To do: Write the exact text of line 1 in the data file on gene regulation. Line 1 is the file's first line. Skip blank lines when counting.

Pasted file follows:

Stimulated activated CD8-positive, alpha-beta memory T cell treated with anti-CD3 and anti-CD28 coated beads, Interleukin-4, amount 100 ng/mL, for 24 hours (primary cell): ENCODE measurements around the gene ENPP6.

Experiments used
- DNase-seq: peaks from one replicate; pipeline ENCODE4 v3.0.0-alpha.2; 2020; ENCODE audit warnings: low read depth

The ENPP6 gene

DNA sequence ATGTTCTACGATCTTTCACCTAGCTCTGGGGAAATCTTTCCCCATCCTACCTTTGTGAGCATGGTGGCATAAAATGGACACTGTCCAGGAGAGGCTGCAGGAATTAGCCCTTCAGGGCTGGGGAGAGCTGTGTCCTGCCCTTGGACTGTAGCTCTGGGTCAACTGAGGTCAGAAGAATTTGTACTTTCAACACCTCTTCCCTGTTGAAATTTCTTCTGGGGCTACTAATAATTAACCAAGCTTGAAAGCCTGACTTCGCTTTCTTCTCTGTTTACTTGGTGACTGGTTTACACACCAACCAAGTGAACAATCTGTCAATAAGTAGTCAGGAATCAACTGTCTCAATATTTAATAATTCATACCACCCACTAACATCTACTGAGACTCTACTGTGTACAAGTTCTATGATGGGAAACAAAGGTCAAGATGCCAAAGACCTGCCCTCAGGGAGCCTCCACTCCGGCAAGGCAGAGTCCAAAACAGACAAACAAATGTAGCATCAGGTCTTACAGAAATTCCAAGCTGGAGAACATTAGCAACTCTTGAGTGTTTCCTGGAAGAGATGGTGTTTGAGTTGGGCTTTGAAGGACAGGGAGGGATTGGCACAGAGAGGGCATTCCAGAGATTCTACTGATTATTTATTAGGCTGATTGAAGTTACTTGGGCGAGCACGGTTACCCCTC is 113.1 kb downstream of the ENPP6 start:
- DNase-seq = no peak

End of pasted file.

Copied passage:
Stimulated activated CD8-positive, alpha-beta memory T cell treated with anti-CD3 and anti-CD28 coated beads, Interleukin-4, amount 100 ng/mL, for 24 hours (primary cell): ENCODE measurements around the gene ENPP6.